Essential SQL has launched as an entirely free series dedicated to Learning SQL. The brainchild of Kris Wenzel, the site is passionate about helping "non-techie" people to overcome their fear of learning SQL.
Wenzel says he is trying to reach people that don't have a software development background, yet need to work with information.
"I've found over the years there are many tools being used by folks in IT, HR, and finance that rely heavily on databases — yet most users are held captive to pre-canned dashboards and reports that answer 80% of the problem, but don't take them all the way. Yet, if they knew some SQL, they could further tap into their data to achieve their goals," he said.
It is not too bold a suggestion, he says, to think that there might also be some developers that could really use some SQL training as well. He says that although SQL isn't hard to learn, it can be very difficult to know where to start, and the learning curve can be quite steep. "I want to create a community where anyone feels comfortable asking questions and is comfortable spending time on lessons, knowing what they are learning is relevant, not esoteric."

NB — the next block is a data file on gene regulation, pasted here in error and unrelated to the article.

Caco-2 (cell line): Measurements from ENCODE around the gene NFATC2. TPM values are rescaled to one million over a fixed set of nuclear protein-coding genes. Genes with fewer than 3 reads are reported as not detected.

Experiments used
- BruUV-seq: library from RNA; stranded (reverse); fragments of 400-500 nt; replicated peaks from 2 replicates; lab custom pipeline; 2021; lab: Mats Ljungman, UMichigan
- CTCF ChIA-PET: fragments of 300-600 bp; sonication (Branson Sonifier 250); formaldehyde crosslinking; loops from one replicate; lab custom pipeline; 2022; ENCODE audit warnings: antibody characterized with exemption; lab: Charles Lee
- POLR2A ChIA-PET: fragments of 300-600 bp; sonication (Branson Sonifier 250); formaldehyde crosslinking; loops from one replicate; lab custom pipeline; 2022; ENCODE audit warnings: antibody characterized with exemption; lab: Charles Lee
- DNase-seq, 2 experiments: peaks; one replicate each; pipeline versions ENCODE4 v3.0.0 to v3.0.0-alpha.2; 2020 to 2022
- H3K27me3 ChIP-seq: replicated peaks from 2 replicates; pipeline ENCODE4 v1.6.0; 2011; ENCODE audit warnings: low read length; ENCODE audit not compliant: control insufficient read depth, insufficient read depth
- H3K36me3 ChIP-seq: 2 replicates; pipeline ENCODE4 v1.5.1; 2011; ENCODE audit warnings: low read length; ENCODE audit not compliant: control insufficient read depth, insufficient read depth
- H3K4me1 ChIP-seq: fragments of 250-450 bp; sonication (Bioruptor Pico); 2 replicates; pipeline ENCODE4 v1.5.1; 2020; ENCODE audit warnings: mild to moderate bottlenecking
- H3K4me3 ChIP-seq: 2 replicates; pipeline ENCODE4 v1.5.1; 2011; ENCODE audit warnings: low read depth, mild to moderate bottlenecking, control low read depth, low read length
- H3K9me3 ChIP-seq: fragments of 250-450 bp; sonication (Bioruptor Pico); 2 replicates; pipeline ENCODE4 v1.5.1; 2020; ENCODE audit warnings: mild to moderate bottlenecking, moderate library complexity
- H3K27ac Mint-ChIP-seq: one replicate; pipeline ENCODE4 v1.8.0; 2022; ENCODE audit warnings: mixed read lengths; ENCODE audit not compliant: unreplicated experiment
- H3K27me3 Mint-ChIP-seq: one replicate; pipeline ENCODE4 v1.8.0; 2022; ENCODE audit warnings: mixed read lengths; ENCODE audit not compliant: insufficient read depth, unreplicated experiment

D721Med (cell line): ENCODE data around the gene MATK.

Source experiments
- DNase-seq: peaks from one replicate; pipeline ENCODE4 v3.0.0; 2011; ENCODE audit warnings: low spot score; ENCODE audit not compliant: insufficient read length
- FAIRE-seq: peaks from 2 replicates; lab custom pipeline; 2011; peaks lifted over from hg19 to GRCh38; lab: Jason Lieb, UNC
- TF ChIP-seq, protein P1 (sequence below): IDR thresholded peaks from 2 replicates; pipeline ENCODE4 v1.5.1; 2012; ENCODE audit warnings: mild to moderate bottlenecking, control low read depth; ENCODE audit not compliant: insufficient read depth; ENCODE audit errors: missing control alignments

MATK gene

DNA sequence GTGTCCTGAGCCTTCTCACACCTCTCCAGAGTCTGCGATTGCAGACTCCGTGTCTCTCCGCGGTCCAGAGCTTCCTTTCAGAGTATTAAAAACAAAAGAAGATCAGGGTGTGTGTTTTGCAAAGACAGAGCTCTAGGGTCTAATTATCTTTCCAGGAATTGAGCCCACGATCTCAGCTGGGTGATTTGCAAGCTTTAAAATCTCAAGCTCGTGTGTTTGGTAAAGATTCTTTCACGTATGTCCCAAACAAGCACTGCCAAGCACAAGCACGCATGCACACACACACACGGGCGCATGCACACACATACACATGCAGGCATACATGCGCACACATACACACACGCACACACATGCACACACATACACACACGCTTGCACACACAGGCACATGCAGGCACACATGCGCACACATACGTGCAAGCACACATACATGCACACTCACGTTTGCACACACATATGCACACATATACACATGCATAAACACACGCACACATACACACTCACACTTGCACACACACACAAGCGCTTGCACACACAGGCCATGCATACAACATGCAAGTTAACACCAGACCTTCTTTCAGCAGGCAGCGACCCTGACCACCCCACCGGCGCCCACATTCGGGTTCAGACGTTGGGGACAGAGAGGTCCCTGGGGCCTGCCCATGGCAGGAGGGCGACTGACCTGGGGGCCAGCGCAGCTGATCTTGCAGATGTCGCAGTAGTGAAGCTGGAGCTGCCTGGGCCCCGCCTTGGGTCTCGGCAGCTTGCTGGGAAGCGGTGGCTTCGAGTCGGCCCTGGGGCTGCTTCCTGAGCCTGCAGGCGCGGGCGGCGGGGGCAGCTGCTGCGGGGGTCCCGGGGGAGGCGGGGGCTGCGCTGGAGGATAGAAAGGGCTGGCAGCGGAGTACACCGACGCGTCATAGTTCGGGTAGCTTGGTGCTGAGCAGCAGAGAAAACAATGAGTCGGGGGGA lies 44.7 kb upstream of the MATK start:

The foundation of this website is a series of lessons that are still developing. One lesson a week is released and the lessons are written in a conversational style and supplemented with approximately 15 minutes of video. Wenzel tries to shoot for three to four segments of 5 minutes each with a conversational style where people are encouraged to ask questions. Right now the lessons mainly focus on basic standard SQL using SQLite (which is simple to install and can run on both Windows and Apple OSx).
Wenzel has a degree in Computer Engineering from the University of Michigan. He had theoretical database training in college, but really didn't get started with SQL until around 1995.
"I have experience designing and developing databases in both Oracle and MS SQL Server. When I'm not working full time as a DB Manager, I'm usually coding in C# or learning more about MS SQL Server," he said.